American Culture

I hate to say it, but the GOP is right

I hope you didn’t sprain anything or break anything irreplaceable.  For what it’s worth, you people have no idea how hard it is to resist the trite “wipe coffee off monitor” quip at this juncture.

Bear with me.

Time and again we hear the GOP, establishment and fringe alike, tell us that we’ve got too much government. Never mind the irony of a party that practices medicine without a license by way of routinely mandating transvaginal ultrasounds telling us what too much government is. Just, um, never mind. Never mind a lot of horribly invasive “small” government ironies.

Damn, it’s hard to do this with a straight face.

Let me try again.

We’ve been through quite a few government shutdowns now. Whoever did whatever to whomever first, and however long these shutdowns have lasted, not a single one of them has actually turned into a fallen sky moment. Sure, there have always been cries of “the sky is falling!” There may have even been a few times where it dropped down a few inches. But it hasn’t crashed to the ground. In plainer words, our republic has remained whole for some value of whole.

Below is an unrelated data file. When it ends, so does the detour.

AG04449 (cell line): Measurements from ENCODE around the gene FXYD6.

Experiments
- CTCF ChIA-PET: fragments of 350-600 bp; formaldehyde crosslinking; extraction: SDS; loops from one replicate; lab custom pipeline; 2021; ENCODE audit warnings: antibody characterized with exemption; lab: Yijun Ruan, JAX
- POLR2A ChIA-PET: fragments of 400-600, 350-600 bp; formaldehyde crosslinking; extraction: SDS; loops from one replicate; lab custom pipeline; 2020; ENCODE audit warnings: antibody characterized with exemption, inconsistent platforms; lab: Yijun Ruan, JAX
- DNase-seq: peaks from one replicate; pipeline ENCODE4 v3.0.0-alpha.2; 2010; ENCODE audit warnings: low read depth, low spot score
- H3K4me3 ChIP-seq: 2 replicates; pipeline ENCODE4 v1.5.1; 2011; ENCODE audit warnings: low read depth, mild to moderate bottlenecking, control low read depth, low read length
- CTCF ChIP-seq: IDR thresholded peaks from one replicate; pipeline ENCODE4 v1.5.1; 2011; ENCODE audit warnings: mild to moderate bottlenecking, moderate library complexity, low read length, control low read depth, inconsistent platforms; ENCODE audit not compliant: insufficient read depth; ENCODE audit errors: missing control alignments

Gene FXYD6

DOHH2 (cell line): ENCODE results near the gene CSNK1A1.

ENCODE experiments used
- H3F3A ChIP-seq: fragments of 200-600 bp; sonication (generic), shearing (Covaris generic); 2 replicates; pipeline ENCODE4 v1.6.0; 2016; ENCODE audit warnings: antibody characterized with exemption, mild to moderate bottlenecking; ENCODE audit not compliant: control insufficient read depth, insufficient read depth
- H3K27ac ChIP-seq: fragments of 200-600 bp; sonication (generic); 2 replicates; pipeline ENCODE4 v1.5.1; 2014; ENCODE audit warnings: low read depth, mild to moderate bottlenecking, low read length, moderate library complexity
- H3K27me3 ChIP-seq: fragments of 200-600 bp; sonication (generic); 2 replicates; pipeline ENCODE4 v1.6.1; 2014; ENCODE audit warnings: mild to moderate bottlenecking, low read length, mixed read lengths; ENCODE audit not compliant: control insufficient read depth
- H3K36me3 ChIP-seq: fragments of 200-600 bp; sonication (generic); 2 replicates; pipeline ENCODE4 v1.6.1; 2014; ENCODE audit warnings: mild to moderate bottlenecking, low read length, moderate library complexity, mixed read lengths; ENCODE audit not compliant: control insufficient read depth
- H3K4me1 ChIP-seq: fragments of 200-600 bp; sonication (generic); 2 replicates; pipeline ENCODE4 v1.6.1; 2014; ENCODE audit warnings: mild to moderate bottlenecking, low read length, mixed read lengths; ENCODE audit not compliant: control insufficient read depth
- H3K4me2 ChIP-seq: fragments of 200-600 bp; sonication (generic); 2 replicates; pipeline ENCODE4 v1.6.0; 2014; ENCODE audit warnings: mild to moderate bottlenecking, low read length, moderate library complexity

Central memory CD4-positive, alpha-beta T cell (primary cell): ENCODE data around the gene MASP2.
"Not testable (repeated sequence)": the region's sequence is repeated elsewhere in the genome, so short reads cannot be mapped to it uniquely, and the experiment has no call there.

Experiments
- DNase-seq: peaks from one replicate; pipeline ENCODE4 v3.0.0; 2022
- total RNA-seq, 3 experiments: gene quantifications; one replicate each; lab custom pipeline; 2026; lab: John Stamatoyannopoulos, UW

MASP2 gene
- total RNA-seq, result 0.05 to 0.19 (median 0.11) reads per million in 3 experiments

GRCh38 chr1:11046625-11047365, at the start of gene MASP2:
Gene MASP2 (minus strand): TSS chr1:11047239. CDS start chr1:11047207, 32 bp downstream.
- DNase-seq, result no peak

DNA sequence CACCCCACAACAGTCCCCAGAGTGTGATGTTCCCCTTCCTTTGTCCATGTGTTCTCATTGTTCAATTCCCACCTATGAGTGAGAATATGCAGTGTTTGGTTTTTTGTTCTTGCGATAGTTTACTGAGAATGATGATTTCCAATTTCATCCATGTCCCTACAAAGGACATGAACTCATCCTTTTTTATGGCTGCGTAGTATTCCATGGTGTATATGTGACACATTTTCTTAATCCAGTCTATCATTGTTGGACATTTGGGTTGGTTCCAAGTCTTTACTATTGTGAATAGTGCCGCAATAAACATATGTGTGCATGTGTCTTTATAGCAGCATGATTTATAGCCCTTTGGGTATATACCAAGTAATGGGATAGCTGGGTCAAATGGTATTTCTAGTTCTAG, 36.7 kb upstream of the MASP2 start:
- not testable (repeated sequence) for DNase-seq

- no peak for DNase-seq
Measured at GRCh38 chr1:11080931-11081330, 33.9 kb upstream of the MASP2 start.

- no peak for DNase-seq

That’s right. Seventeen separate spending gaps/shutdowns since 1976 and not once have we erupted into civil war as a result. The republic hasn’t collapsed. There have been no obvious military coups. After enough fit-throwing, both sides of the aisle eventually catch enough hell from back home (at least I like to think so), compromises are worked out, and life goes on through the next election cycle, and the next, and the next.

To the extent that we have not become the Balkanized States of Mayhem, it turns out that the GOP is right after all. Clearly, if all we need to remain functional are the “essential services” and we can shut down absolutely everything else and remain whole as a nation, we have far too much damned government.